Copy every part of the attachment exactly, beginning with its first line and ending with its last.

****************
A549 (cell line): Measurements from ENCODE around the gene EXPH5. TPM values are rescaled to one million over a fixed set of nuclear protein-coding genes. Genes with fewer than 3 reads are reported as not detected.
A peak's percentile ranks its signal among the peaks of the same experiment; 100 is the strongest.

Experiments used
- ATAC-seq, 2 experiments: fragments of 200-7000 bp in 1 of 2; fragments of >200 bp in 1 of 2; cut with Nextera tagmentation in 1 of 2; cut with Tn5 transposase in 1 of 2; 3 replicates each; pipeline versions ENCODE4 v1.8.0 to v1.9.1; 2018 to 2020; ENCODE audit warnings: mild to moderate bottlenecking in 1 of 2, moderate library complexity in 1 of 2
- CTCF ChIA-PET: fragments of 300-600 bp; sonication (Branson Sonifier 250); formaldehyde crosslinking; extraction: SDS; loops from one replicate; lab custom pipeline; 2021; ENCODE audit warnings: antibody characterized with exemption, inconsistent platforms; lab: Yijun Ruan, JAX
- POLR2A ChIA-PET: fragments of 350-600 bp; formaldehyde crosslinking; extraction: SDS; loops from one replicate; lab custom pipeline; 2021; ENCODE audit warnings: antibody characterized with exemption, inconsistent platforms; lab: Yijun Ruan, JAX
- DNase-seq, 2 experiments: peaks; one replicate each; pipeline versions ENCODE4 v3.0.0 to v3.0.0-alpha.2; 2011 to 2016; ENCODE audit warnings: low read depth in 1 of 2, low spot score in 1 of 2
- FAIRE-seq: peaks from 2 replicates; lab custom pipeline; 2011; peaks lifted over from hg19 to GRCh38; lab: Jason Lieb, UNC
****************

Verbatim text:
A549 (cell line): Measurements from ENCODE around the gene EXPH5. TPM values are rescaled to one million over a fixed set of nuclear protein-coding genes. Genes with fewer than 3 reads are reported as not detected.
A peak's percentile ranks its signal among the peaks of the same experiment; 100 is the strongest.

Experiments used
- ATAC-seq, 2 experiments: fragments of 200-7000 bp in 1 of 2; fragments of >200 bp in 1 of 2; cut with Nextera tagmentation in 1 of 2; cut with Tn5 transposase in 1 of 2; 3 replicates each; pipeline versions ENCODE4 v1.8.0 to v1.9.1; 2018 to 2020; ENCODE audit warnings: mild to moderate bottlenecking in 1 of 2, moderate library complexity in 1 of 2
- CTCF ChIA-PET: fragments of 300-600 bp; sonication (Branson Sonifier 250); formaldehyde crosslinking; extraction: SDS; loops from one replicate; lab custom pipeline; 2021; ENCODE audit warnings: antibody characterized with exemption, inconsistent platforms; lab: Yijun Ruan, JAX
- POLR2A ChIA-PET: fragments of 350-600 bp; formaldehyde crosslinking; extraction: SDS; loops from one replicate; lab custom pipeline; 2021; ENCODE audit warnings: antibody characterized with exemption, inconsistent platforms; lab: Yijun Ruan, JAX
- DNase-seq, 2 experiments: peaks; one replicate each; pipeline versions ENCODE4 v3.0.0 to v3.0.0-alpha.2; 2011 to 2016; ENCODE audit warnings: low read depth in 1 of 2, low spot score in 1 of 2
- FAIRE-seq: peaks from 2 replicates; lab custom pipeline; 2011; peaks lifted over from hg19 to GRCh38; lab: Jason Lieb, UNC